Connect the islands
Many glass fabricators have already transitioned to automated machines across their factory floors. The challenge then becomes “tying the islands of automation together,” says FeneTech’s Miller.
“One of the big pushes for many fabricators is getting information to flow freely from one work center to another, so you don’t have additional data entry, you don’t have to worry about information that’s mistyped, you don’t have mistakes that require work to be redone,” Miller says.
Use digital tools to most effectively plan production across all lines on the factory floor. This helps fabricators address lead time challenges and ensure on-time delivery, no matter the product type.
“We’re looking at glass for insulating units, glass with laminated lites, glass that can be cut and tempered, glass that requires hole drilling. In short, you have a lot of different processes and a lot of different lead times,” Miller says. “One thing we often help customers with is managing production lead times with target shift dates to ensure each component process starts at a time to be completed on time.”
Don’t get buried in data
Smart factory solutions allow fabricators to track numerous metrics, which can leave plant managers digging through data. “There is an enormous amount of data that can be collected. If you start an Industry 4.0 process without an end goal in mind, you’re going to end up with a needle in a haystack. You have to know what you’re trying to achieve [through data analysis] and collect that data,” says Ron Crowl, president, FeneTech.
Track what’s important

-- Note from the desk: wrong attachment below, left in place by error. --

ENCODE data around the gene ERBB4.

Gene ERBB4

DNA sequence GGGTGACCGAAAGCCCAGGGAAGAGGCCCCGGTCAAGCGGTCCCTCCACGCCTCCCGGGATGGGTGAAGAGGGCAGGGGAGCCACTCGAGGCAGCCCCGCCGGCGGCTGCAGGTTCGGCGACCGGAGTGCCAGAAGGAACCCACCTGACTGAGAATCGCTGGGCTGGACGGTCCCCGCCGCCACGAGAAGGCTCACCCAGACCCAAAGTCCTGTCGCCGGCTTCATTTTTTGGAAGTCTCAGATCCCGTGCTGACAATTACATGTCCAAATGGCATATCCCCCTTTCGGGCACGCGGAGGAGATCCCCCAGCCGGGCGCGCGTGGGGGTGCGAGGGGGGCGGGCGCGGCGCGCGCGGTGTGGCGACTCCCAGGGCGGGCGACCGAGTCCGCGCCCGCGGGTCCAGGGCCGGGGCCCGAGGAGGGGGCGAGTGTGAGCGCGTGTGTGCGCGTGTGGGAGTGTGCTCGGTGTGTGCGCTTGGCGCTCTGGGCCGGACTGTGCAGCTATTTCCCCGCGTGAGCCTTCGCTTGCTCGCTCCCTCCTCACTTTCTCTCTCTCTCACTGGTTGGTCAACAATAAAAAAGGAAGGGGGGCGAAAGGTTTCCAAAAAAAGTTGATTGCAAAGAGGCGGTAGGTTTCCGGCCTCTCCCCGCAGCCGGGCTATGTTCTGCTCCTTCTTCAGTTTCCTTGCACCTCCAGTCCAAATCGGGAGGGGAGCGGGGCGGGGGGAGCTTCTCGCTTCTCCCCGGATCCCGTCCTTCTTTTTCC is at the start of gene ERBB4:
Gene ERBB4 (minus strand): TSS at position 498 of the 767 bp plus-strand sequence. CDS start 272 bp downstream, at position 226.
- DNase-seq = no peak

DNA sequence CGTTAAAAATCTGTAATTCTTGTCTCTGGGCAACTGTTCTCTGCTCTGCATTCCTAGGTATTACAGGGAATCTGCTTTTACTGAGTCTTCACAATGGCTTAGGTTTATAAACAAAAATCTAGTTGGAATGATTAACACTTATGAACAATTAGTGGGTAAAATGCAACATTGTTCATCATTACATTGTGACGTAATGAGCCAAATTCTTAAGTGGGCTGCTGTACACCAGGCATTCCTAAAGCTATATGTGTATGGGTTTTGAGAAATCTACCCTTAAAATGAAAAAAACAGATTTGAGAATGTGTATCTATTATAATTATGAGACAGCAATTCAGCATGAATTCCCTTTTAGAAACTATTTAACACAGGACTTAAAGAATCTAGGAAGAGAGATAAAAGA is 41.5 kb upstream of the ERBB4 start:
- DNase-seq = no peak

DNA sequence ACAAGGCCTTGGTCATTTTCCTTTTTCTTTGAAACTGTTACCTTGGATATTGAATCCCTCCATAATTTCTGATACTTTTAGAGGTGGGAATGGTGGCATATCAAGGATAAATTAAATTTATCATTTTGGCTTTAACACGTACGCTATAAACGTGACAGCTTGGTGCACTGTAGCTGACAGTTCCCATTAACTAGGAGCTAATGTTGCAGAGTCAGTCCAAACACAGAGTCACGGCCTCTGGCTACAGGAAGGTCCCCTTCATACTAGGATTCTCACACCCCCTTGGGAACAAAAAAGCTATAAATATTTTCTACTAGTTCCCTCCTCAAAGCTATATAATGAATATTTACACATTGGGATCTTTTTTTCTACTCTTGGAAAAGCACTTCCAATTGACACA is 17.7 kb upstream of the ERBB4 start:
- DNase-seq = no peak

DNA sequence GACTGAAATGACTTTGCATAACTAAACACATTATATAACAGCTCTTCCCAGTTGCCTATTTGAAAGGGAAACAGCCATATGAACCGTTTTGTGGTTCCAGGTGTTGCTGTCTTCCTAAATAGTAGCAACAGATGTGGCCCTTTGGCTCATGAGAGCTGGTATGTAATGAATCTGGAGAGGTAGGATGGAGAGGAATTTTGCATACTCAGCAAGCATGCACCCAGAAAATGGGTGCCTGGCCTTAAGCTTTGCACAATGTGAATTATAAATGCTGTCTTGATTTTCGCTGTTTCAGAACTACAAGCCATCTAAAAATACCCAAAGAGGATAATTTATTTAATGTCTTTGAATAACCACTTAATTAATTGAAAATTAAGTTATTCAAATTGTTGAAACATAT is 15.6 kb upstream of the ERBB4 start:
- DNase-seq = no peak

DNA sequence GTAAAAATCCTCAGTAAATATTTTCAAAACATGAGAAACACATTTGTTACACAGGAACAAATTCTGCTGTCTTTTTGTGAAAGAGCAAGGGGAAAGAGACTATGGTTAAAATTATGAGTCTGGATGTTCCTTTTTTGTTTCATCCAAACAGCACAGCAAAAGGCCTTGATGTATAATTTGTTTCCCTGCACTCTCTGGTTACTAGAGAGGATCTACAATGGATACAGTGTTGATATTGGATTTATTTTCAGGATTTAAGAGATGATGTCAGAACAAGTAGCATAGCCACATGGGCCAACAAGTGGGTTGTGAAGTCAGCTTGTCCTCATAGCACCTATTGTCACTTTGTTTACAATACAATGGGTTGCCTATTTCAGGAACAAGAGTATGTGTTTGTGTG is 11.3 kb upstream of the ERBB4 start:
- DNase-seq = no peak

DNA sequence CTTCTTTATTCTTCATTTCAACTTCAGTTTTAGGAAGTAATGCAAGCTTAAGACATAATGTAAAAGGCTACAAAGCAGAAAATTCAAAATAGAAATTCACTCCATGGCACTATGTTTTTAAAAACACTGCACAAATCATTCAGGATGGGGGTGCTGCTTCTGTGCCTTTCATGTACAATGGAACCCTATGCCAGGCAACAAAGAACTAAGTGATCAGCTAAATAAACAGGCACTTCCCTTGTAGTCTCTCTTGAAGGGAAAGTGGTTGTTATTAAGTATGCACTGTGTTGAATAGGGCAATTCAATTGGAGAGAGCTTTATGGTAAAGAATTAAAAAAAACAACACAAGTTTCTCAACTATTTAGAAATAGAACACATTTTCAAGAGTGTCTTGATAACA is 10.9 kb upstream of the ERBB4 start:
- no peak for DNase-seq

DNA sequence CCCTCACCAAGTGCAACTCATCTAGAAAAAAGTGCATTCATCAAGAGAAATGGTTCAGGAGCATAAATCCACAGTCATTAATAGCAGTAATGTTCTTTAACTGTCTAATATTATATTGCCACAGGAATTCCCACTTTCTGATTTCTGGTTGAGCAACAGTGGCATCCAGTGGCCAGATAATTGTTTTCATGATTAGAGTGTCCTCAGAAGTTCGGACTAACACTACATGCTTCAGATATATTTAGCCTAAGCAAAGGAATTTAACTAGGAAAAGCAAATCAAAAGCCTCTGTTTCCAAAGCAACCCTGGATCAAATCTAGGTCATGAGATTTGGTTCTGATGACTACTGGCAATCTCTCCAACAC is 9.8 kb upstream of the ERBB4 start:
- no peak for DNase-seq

Fabricators should begin by prioritizing data collection. Miller recommends companies determine the most important issues, or problem areas, to address on the plant floor, and then track data that directly relates to those issues. “What is the metric that you can measure to fine tune that bottle neck? Or, if you see most of your rejects occurring in tempering, you probably want to measure things there,” he says. “Narrow your focus. Address the [key performance indicators] first.”
Focus maintenance tracking
Similarly, fabricators should focus their data collection when it comes to preventative maintenance. It’s easy to collect too much and miss warning signs regarding parts replacement or other service requirements.
“You need to be able to see motor averages—see when things are changing from the norm. But with a machine that has 50, 60 motors, you’re getting an awful lot of data,” says Bush. Setting limits and parameters within the automatic system makes tracking easier, he says.
Fabricators should also track wear and age of parts, says Mike Willard, CEO/owner, Salem Fabrication Technologies Group Inc. “Track the diamond wheel life, core drill life, routers. You can anticipate when those have to be changed,” he says.
Smart Factory Solutions at GPAD
GPAD—Glass Processing Automation Days—provides a unique two-day opportunity to investigate new and innovative technologies in the glass fabrication industry and to discover the additional benefits of automation and integration. GPAD was founded in 2013 by FeneTech Inc.; NGA took over as organizer in 2019, with FeneTech recognized as a “Founding Partner.”
GPAD returns in 2022, March 29-31 in Nashville, where glass fabricators can meet up with industry machinery, equipment, tool and software suppliers to discuss advancement on the factory floor.
“At GPAD, the very focused topic of complete factory automation and integration is about futureproofing,” says Nicole Harris, president and CEO of the National Glass Association. “GPAD’s sponsors present solutions in a classroom setting, and the conversations continue during relaxed social gatherings with fabricator customers and prospects. The intimate size and focused scope of GPAD make for meaningful exchanges to build relationships; proof is in the repeat attendee list.”
“I’ve only been able to attend that one GPAD event, which took place pre-pandemic in San Antonio,” says Don Power, vice president of manufacturing for Aldora. “What came out of that first GPAD meeting for me was a new laser logo machine, new digitizing software, and some great ERP discussions—all of which has helped our business tremendously.”